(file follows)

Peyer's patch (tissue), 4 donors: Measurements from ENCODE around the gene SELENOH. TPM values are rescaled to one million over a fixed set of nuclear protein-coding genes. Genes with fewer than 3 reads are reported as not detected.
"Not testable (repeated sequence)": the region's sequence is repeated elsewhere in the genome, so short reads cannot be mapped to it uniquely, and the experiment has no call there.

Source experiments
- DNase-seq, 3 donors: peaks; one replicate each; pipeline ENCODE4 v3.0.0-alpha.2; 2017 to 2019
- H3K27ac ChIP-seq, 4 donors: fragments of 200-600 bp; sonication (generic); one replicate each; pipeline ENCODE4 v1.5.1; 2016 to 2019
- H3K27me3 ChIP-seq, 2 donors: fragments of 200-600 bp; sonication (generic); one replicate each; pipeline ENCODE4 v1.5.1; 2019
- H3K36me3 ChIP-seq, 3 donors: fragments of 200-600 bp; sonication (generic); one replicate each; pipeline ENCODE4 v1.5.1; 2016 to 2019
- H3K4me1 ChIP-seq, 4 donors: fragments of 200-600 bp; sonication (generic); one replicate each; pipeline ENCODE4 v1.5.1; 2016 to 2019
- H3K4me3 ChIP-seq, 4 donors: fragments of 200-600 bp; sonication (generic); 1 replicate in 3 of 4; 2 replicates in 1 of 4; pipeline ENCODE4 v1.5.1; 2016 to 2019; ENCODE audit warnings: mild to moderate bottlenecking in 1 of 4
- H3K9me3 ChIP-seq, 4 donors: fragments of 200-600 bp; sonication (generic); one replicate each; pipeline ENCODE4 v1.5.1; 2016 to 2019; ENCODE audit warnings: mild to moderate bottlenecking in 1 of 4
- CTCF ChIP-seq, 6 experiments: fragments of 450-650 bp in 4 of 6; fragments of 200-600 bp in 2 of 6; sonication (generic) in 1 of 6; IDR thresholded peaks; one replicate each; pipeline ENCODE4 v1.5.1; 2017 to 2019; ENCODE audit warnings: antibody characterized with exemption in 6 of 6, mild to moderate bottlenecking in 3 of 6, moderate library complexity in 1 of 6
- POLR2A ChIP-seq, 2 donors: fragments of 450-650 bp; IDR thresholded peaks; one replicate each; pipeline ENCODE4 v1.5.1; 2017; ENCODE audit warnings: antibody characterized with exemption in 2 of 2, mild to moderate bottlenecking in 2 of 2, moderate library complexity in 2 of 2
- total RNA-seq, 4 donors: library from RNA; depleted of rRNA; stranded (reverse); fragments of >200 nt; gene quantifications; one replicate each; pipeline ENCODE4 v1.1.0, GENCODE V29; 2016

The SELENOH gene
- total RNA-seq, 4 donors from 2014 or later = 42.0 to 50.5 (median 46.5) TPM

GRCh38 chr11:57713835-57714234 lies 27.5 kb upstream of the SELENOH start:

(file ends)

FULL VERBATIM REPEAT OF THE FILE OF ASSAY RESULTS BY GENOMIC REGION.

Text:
Peyer's patch (tissue), 4 donors: Measurements from ENCODE around the gene SELENOH. TPM values are rescaled to one million over a fixed set of nuclear protein-coding genes. Genes with fewer than 3 reads are reported as not detected.
"Not testable (repeated sequence)": the region's sequence is repeated elsewhere in the genome, so short reads cannot be mapped to it uniquely, and the experiment has no call there.

Source experiments
- DNase-seq, 3 donors: peaks; one replicate each; pipeline ENCODE4 v3.0.0-alpha.2; 2017 to 2019
- H3K27ac ChIP-seq, 4 donors: fragments of 200-600 bp; sonication (generic); one replicate each; pipeline ENCODE4 v1.5.1; 2016 to 2019
- H3K27me3 ChIP-seq, 2 donors: fragments of 200-600 bp; sonication (generic); one replicate each; pipeline ENCODE4 v1.5.1; 2019
- H3K36me3 ChIP-seq, 3 donors: fragments of 200-600 bp; sonication (generic); one replicate each; pipeline ENCODE4 v1.5.1; 2016 to 2019
- H3K4me1 ChIP-seq, 4 donors: fragments of 200-600 bp; sonication (generic); one replicate each; pipeline ENCODE4 v1.5.1; 2016 to 2019
- H3K4me3 ChIP-seq, 4 donors: fragments of 200-600 bp; sonication (generic); 1 replicate in 3 of 4; 2 replicates in 1 of 4; pipeline ENCODE4 v1.5.1; 2016 to 2019; ENCODE audit warnings: mild to moderate bottlenecking in 1 of 4
- H3K9me3 ChIP-seq, 4 donors: fragments of 200-600 bp; sonication (generic); one replicate each; pipeline ENCODE4 v1.5.1; 2016 to 2019; ENCODE audit warnings: mild to moderate bottlenecking in 1 of 4
- CTCF ChIP-seq, 6 experiments: fragments of 450-650 bp in 4 of 6; fragments of 200-600 bp in 2 of 6; sonication (generic) in 1 of 6; IDR thresholded peaks; one replicate each; pipeline ENCODE4 v1.5.1; 2017 to 2019; ENCODE audit warnings: antibody characterized with exemption in 6 of 6, mild to moderate bottlenecking in 3 of 6, moderate library complexity in 1 of 6
- POLR2A ChIP-seq, 2 donors: fragments of 450-650 bp; IDR thresholded peaks; one replicate each; pipeline ENCODE4 v1.5.1; 2017; ENCODE audit warnings: antibody characterized with exemption in 2 of 2, mild to moderate bottlenecking in 2 of 2, moderate library complexity in 2 of 2
- total RNA-seq, 4 donors: library from RNA; depleted of rRNA; stranded (reverse); fragments of >200 nt; gene quantifications; one replicate each; pipeline ENCODE4 v1.1.0, GENCODE V29; 2016

The SELENOH gene
- total RNA-seq, 4 donors from 2014 or later = 42.0 to 50.5 (median 46.5) TPM

GRCh38 chr11:57713835-57714234 lies 27.5 kb upstream of the SELENOH start: